To add to the confusion, people want different things from a bike so there is no 'correct' bike, but on the other hand there aren't too many duff bikes either. I'm 6' tall and have owned a shortish travel 29er full suspension bike and didn't like it for the reasons that other people like them. The bike rolls well over everything and ultimately made the ride a bit uninspiring for me. I am back on a longer travel 27.5 bike that pretty well reminds me of a DH bike but I can ride it back uphill. I can throw it sideways, mess about and have a laugh which to me is what mountain biking is about. I know other people who have made similar decisions. So there isn't really a wrong choice. But if you are favouring speed, efficiency etc then maybe 29 is the way to go.

Dec. 7, 2017, 3:06 p.m.
Posts: 4827
Joined: Nov. 25, 2002

Posted by: Ouch

I understand that 29er doesn't need as much suspension as 27.5 because of the increased rollover of the 29er wheel, is that correct? If I'm mostly going to be riding with the tires on the ground, is a 140/130mm good? Seems like 160/150mm might be too much for my riding if I'm not doing drops greater than 4ft?

i think you're on the right track. short(er) travel modern 29'ers are great on the shore - you can certainly get away with less travel. no reason to push around the extra travel unless you're hitting the big chuck at a rapid pace on a regular basis.

Dec. 7, 2017, 5:13 p.m.
Posts: 77
Joined: Dec. 6, 2017

Thanks for the feedback so far! It's over whelming with the amount of the options, and with the price of bikes I want to make sure I get the right one.

So 29er's are a good option and if I'm not doing crazy stuff 140/130 is enough suspension. I'm going to test ride the Norco Sight and Norco Range next week. Then I hope to test the RM Instinct and Altitude , Santa Cruz Hightower(kind of out of my price range though). I hope to have a good idea what will work for me.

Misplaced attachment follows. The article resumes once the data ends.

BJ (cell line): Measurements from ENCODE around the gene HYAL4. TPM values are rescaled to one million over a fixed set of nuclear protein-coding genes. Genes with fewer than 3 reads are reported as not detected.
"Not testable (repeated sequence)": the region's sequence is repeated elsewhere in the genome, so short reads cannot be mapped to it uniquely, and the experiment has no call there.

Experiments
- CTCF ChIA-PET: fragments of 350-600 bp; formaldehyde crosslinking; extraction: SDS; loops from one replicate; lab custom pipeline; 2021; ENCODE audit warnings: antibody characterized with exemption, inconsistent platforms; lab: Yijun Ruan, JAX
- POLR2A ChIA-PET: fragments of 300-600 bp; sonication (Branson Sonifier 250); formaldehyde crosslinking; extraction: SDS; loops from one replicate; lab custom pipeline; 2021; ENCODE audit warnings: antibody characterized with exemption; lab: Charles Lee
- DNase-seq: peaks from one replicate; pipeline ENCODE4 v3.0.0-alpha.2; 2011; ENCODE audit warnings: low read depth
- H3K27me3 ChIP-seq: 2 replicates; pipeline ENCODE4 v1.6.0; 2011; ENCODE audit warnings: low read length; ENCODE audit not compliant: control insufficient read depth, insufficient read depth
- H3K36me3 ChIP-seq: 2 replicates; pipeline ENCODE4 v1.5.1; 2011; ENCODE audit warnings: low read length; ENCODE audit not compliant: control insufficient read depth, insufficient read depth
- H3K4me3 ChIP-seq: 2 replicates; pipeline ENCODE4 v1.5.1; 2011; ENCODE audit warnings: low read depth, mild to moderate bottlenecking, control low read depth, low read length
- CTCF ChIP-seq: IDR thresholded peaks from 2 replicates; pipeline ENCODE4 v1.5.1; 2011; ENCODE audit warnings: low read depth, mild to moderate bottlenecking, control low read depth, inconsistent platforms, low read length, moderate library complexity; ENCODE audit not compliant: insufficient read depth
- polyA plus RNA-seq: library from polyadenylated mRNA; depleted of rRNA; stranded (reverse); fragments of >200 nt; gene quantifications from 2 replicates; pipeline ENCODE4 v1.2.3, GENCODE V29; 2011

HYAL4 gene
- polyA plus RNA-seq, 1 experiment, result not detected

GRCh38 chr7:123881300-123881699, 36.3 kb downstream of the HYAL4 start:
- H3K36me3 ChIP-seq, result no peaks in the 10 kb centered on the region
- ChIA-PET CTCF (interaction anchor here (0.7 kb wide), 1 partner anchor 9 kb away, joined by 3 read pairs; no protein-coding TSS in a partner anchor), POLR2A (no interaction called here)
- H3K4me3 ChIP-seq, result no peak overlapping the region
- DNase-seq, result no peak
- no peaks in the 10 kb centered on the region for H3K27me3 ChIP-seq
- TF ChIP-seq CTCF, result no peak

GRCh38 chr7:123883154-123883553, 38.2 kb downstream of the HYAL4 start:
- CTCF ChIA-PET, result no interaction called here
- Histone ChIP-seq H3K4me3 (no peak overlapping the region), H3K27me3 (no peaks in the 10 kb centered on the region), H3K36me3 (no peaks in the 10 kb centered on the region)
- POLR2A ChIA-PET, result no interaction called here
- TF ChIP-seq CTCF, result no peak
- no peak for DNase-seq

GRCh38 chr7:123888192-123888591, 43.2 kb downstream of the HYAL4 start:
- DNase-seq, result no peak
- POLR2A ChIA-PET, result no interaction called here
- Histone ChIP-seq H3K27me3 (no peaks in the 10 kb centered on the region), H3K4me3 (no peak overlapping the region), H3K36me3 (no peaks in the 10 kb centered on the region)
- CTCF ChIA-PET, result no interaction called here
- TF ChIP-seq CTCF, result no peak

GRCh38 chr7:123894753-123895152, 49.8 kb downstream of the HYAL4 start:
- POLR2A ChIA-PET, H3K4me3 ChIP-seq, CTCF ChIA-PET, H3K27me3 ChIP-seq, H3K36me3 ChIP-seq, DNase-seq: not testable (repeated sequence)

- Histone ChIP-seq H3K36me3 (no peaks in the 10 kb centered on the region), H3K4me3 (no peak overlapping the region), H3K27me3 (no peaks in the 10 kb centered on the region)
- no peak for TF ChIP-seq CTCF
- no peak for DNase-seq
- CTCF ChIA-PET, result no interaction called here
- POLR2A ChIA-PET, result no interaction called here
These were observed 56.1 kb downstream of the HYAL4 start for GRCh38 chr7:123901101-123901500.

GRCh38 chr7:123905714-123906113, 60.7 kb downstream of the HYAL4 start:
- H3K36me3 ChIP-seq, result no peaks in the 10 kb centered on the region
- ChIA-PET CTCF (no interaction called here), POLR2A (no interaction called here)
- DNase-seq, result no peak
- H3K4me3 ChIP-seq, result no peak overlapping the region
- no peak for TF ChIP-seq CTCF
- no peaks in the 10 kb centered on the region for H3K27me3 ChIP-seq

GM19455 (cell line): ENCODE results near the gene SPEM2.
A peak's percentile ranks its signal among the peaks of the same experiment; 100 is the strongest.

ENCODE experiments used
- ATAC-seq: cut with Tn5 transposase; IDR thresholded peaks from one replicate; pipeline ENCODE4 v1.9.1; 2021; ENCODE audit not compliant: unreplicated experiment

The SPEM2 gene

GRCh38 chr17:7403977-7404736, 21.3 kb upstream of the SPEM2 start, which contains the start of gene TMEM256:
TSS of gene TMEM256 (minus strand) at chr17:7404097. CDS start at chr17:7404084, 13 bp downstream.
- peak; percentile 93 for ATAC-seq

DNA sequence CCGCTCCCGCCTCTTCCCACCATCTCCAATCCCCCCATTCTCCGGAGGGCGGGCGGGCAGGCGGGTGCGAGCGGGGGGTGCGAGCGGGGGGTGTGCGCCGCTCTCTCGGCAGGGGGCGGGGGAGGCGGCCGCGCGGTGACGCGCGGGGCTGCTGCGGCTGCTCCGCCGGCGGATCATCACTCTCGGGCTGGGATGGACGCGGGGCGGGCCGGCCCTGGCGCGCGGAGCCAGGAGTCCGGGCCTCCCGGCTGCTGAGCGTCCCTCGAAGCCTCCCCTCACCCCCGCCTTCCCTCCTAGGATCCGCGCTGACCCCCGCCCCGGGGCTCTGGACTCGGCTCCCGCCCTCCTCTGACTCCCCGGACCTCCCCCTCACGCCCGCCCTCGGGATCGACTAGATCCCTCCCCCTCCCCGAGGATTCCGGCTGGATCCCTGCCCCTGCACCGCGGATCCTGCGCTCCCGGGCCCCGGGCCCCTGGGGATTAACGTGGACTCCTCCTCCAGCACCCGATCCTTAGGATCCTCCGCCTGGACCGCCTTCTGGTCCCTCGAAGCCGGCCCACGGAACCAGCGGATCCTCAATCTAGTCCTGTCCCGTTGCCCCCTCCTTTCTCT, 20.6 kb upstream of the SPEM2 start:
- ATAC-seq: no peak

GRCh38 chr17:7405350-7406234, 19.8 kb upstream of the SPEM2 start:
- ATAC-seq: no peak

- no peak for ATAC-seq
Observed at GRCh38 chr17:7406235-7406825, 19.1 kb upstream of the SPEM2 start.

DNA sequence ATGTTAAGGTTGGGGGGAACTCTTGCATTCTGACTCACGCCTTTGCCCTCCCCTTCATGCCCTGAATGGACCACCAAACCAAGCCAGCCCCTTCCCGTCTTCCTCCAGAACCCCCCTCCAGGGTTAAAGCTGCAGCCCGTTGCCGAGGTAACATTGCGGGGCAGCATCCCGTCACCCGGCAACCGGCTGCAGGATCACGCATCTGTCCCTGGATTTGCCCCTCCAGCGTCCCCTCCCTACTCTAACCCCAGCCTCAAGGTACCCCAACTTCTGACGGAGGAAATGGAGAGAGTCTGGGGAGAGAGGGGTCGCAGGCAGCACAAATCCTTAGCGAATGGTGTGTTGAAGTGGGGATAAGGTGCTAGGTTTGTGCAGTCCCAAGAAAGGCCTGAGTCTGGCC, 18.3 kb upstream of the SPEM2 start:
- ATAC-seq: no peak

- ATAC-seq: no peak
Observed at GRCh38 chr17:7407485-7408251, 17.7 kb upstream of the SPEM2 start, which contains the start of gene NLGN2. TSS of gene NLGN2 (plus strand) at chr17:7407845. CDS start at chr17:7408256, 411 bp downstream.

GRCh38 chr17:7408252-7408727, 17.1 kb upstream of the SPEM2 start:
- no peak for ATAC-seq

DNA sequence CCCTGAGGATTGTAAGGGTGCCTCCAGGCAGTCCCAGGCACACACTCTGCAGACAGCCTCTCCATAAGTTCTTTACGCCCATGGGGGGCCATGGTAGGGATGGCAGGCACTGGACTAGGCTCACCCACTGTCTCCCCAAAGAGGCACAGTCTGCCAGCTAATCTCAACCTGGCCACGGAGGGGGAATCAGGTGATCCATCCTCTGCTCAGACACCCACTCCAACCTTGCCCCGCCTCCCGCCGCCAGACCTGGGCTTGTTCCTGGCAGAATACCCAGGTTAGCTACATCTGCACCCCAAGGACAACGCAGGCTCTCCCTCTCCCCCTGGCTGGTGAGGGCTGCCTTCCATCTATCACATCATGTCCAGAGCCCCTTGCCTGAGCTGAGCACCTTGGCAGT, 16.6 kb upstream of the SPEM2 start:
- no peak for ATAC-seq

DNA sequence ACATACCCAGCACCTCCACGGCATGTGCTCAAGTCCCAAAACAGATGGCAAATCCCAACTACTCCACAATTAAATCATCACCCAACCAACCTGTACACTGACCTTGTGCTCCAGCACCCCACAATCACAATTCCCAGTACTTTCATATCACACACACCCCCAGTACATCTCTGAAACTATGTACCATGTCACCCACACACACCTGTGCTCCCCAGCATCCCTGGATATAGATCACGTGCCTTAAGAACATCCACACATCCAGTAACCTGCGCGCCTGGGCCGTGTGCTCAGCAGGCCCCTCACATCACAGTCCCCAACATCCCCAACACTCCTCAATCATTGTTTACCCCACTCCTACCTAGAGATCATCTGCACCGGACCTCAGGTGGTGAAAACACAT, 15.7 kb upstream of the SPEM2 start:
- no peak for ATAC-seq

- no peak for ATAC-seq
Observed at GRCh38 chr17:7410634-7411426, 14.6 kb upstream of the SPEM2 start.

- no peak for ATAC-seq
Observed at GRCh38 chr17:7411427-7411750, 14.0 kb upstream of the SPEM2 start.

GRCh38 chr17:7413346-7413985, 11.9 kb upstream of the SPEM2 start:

I would also assume that with more suspension the less abuse on the body going over the rough stuff?

Dec. 7, 2017, 7:28 p.m.
Posts: 69
Joined: March 1, 2017

Yep, the best answer is to jump on some bikes. As for more suspension resulting in less abuse on the body.....ultimately suspension is there to increase control which results in increased speed, which then results in using all the suspension and you still getting a beating! I've ridden everything from a fully rigid bike to a Trek Session 10 with 10 inches of travel and I tended to feel the same at the end of the ride regardless of the bike! Although it's fair to say that climbing and flat rocky terrain will hurt you more on a hardtail because in this scenario you aren't hitting things fast on a full suspension bike. My 2018 Norco Range (27.5) is 5 pounds heavier than my hardtail but on anything other than roads it's a better / more comfortable climber.

Dec. 7, 2017, 9:53 p.m.
Posts: 77
Joined: Dec. 6, 2017

Which model Range did you get? How do you like it? Climb ok?

Dec. 7, 2017, 11:10 p.m.
Posts: 10844
Joined: June 4, 2008

Buy the one you like the looks of most.